Which is more important, a smartphone or a partner? It may be a rare case to say that you are a husband without comparison. In a survey conducted in the United States, more than 40% of respondents chose to let go of their partner over smartphones, which is attracting attention.
Dogs than partners, smartphones than dogs
The survey was conducted by SMS marketing company SimpleTexting on 1,000 smartphone users from 50 states across the United States. Questions were asked about what sacrifices or how much to keep their smartphones on hand, and dogs, sexual intercourse, vacations, and partners were presented for comparison.
You may think that few people say that they are partners, regardless of vacation. However, the survey found that 42% of users (44% of millennials) chose to stay away from their partners for the same period of time rather than letting go of their smartphone for a month. By the way, dogs accounted for 40%, so partners are “easier to let go than dogs.” Other results are as follows.
- 47%: Give up sexual negotiations during the same period if you let go of your smartphone for a month
- 44%: If you spend 5 days without your smartphone, you will be summoned by a jury during the same period.
- 41%: 1 month If you don’t have your smartphone, you don’t need TV, movies, music or podcasts for the same period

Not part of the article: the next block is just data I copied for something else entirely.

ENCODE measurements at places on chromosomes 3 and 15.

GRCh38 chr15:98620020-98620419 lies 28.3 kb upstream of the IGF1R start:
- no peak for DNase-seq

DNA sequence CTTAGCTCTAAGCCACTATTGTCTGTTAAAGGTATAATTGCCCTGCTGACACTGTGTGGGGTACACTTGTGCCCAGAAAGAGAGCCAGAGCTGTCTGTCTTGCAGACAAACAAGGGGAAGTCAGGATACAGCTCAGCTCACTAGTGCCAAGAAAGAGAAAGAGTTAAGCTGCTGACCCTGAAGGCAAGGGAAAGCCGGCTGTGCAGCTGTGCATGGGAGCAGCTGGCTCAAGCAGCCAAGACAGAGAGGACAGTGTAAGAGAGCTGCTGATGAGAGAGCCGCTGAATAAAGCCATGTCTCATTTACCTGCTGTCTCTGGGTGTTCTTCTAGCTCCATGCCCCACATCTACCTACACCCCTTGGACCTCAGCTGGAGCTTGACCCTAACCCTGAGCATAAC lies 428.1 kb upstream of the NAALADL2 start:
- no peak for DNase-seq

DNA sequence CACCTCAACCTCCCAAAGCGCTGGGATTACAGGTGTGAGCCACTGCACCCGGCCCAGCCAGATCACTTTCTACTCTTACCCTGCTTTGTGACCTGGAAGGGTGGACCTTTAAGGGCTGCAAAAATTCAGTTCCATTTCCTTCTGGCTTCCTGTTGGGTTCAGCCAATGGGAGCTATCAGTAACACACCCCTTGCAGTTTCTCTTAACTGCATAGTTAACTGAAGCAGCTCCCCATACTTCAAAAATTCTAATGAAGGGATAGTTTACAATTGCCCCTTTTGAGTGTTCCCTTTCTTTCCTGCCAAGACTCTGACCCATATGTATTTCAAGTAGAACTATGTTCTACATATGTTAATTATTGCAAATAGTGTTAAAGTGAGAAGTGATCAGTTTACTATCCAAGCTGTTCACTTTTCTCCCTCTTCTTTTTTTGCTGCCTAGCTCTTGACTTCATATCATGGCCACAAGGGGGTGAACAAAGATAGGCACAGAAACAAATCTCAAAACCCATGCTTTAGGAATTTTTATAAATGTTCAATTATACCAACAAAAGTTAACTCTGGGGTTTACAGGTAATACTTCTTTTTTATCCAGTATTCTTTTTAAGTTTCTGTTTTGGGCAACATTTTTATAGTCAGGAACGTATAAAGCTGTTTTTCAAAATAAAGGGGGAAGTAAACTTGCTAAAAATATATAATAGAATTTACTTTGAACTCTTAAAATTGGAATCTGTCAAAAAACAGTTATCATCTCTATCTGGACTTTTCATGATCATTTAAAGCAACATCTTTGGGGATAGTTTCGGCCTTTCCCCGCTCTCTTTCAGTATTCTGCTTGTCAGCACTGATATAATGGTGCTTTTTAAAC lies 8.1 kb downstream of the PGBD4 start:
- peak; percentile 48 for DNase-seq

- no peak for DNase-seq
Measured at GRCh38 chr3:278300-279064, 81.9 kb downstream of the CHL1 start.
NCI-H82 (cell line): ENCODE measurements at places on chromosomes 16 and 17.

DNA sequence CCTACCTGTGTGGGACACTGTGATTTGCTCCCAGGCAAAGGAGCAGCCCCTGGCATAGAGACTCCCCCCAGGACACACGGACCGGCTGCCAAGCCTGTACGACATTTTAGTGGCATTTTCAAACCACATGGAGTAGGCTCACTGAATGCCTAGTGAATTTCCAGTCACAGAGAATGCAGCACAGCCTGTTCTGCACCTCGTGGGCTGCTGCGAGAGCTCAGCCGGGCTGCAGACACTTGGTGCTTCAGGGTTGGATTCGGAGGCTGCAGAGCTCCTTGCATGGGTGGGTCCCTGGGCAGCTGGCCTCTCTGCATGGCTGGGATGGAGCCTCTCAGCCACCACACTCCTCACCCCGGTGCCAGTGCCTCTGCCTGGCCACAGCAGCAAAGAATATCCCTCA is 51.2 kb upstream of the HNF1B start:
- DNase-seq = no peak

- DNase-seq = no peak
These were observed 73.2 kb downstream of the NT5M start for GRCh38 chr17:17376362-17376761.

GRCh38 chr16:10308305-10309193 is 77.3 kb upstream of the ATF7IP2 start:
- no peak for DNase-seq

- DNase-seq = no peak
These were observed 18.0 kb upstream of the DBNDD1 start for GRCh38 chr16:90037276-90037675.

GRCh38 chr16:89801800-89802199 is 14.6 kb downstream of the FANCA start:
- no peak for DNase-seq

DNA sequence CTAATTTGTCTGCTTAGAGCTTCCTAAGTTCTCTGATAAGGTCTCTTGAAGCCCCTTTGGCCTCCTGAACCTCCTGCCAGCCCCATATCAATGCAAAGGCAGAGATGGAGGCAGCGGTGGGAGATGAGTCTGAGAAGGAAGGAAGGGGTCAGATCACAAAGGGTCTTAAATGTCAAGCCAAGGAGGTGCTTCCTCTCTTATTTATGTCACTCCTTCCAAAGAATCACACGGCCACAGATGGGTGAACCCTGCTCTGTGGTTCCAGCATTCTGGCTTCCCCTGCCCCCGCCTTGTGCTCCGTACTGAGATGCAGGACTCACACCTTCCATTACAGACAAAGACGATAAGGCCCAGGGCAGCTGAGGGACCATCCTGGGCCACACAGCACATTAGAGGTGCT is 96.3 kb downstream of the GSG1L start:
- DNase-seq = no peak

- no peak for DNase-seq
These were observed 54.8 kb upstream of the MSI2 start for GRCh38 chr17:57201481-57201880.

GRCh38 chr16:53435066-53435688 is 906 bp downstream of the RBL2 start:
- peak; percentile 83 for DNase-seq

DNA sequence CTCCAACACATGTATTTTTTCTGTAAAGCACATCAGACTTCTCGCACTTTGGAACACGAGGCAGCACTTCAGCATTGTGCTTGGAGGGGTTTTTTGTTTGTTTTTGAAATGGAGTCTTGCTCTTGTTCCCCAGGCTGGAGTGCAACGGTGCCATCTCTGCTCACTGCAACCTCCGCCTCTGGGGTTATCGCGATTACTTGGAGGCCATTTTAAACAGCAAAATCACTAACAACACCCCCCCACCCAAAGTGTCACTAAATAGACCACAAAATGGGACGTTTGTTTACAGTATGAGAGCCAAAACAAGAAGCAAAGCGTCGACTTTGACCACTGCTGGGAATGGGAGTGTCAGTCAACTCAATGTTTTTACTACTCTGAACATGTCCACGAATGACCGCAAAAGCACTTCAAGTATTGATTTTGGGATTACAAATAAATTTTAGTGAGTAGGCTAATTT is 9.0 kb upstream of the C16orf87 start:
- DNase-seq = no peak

You may want to argue that these results are possible because they are temporary. However, the survey also asked about living without a smartphone forever, with 54% of women and 42% of men saying they would choose a smartphone instead of giving up exercising forever. In addition, 39% of the respondents said that they could give up all future vacations.
Also, when asked how much they can afford to keep their smartphones on hand, 66% of the baby boomer generation (born in the late 1940s and early 1960s) are between $ 0 and $ 500, and 17% are $ 500. $ 1,000 to $ 1,000, 10% said $ 1,000 to $ 2,000. Millennials (born early 1980 to late 1990), on the other hand, cost $ 0 to $ 500 for 40%, $ 500 to $ 1,000 for 19%, and $ 1,000 to $ 2,000 for 19%, more than baby boomers. Was willing to accept.
By the way, 12% of the respondents said they would pay between $ 10,000 and $ 15,000 a year. Of course, it’s a study that will change results if you actually face the same situation, but this series of results shows why the iPhone continues to make huge profits to Apple.
Source: SimpleTexting via DeseretNews
Source: iPhone Mania